I have a requirement to read all messages in my Amazon SQS queue in 1 read and then sort it based on created timestamp and do business logic on it.
To make sure all the SQS hosts are checked for messages, I enabled long polling. The way I did that was to set the default wait time for the queue as 10 seconds. (Any value more than 0 will enable long polling).
However when I tried to read the queue, it still did not give me all the messages and I had to do multiple reads to get all the messages. I even enabled long polling through code per receive request, still did not work. Below is the code I am using.
AmazonSQSClient sqsClient = new AmazonSQSClient(new ClasspathPropertiesFileCredentialsProvider()); sqsClient.setEndpoint("sqs.us-west-1.amazonaws.com"); String queueUrl = "https://sqs.us-west-1.amazonaws.com/12345/queueName"; ReceiveMessageRequest receiveRequest = new ReceiveMessageRequest().withQueueUrl(queueUrl).withMaxNumberOfMessages(10).withWaitTimeSeconds(20); List<Message> messages = sqsClient.receiveMessage(receiveRequest).getMessages();
I have 3 messages in the queue and each time I run the code I get a different result, sometimes I get all 3 messages, sometimes just 1. The visibility timeout I set as 2 seconds, just to eliminate the messages becoming invisible as the reason for not seeing them in the read. This is the expected behavior for short polling. Long polling is supposed to eliminate multiple polls. Is there anything I am doing wrong here?
Long polling is supposed to eliminate multiple polls
No, long polling is supposed to eliminate a large number of empty polls and false empty responses when messsages are actually available. A long poll in SQS won’t sit and wait for the maximum amount of wait time just looking for more things to return, or keep searching once it’s found something. A long poll in SQS only waits long enough to find something:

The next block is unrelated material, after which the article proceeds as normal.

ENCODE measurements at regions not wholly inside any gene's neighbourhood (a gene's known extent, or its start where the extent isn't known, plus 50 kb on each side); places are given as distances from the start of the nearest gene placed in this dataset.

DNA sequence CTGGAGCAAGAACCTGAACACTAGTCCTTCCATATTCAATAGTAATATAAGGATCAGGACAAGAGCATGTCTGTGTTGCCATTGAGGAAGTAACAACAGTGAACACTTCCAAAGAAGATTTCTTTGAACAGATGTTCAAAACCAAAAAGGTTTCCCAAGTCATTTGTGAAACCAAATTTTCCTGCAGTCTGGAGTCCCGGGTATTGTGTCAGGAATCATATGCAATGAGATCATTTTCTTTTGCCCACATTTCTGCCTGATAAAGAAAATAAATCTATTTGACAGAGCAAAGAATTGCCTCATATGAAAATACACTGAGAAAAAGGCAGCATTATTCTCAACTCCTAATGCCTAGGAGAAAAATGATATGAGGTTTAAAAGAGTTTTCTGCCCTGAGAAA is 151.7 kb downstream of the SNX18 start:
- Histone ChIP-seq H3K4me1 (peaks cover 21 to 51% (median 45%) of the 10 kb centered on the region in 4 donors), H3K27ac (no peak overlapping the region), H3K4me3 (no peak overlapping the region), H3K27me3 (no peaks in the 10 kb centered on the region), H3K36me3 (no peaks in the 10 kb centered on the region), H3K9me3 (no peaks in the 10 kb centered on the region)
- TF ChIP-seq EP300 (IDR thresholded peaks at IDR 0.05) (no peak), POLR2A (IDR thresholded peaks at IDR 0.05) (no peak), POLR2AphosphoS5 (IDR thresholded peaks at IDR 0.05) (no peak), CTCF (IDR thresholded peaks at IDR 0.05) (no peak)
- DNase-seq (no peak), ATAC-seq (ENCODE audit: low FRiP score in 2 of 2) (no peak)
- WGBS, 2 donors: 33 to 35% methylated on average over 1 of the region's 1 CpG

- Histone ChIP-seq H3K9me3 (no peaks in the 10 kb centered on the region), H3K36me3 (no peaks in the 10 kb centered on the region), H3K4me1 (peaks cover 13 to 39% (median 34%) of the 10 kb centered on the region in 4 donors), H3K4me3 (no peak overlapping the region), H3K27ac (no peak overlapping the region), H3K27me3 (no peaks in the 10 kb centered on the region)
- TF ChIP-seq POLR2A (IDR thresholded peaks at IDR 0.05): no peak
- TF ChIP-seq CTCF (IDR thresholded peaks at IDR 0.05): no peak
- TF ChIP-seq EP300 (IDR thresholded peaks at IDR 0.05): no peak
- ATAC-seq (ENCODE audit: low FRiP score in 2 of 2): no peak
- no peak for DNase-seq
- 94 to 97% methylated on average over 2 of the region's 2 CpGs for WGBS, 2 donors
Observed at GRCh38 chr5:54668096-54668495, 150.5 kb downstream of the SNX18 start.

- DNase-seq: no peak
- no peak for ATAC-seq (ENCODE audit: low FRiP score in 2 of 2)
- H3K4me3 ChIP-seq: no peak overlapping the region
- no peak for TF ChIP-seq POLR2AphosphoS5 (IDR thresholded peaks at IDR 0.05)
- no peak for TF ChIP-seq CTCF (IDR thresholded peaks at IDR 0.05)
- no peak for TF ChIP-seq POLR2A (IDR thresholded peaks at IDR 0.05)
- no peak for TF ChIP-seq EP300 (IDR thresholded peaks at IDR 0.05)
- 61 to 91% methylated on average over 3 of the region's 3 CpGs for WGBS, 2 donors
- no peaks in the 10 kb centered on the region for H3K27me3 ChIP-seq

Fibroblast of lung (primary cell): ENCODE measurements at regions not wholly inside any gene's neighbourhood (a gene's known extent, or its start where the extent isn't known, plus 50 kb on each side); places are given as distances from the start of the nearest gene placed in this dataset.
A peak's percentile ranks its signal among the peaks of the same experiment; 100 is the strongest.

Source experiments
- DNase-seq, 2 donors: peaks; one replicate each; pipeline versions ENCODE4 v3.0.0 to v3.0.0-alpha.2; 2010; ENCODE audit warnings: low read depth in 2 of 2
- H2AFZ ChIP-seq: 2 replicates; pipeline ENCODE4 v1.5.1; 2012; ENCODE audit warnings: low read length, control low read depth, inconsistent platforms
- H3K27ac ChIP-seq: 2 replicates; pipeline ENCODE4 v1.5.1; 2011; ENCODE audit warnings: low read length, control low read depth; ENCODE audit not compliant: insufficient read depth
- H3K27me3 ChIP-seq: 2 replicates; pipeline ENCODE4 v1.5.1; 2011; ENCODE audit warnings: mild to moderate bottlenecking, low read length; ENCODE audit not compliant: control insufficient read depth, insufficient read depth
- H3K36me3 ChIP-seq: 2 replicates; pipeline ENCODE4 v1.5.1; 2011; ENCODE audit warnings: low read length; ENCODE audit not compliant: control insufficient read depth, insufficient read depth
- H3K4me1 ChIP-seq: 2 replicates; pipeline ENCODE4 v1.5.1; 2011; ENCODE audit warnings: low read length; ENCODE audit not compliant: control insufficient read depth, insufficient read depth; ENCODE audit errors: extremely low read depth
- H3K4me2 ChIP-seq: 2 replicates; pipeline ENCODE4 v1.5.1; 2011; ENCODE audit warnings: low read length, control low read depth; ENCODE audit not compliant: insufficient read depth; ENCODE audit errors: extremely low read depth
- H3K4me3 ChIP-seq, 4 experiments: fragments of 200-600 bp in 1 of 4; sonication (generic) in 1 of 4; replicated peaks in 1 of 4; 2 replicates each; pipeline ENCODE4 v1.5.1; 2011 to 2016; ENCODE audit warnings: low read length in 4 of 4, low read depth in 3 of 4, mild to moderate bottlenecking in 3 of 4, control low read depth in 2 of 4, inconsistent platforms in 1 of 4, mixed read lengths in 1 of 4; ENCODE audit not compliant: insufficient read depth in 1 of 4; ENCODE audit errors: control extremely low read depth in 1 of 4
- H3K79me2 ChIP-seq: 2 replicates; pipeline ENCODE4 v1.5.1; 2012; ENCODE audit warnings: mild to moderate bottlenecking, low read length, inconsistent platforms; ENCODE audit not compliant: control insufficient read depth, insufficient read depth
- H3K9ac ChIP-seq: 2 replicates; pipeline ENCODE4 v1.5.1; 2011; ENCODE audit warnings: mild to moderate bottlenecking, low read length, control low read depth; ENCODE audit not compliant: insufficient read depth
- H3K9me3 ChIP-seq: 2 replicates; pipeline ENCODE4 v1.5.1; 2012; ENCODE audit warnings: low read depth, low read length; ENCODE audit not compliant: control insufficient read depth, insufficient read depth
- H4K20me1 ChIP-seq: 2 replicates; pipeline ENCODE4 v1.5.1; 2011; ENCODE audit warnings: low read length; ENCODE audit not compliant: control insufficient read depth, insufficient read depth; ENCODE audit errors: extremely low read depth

“Long polling allows the Amazon SQS service to wait until a message is available in the queue before sending a response. So unless the connection times out, the response to the ReceiveMessage request will contain at least one of the available messages (if any) and up to the maximum number requested in the ReceiveMessage call.”
So, the “something” that SQS finds and returns may be all of the messages (up to your max), or a subset of the messages, because, as has been mentioned, SQS is a distributed system. There was likely an architectural decision to be made between “return as quickly as possible once we’ve found something” and “search the entire system for everything possible up to the maximum number of message the client will accept” … and, given those alternatives, it seems reasonable that most applications would prefer the faster response of “give me whatever you can, as quickly as you can.”
You don’t know that you’ve actually drained a queue until you get back an empty response from a long poll.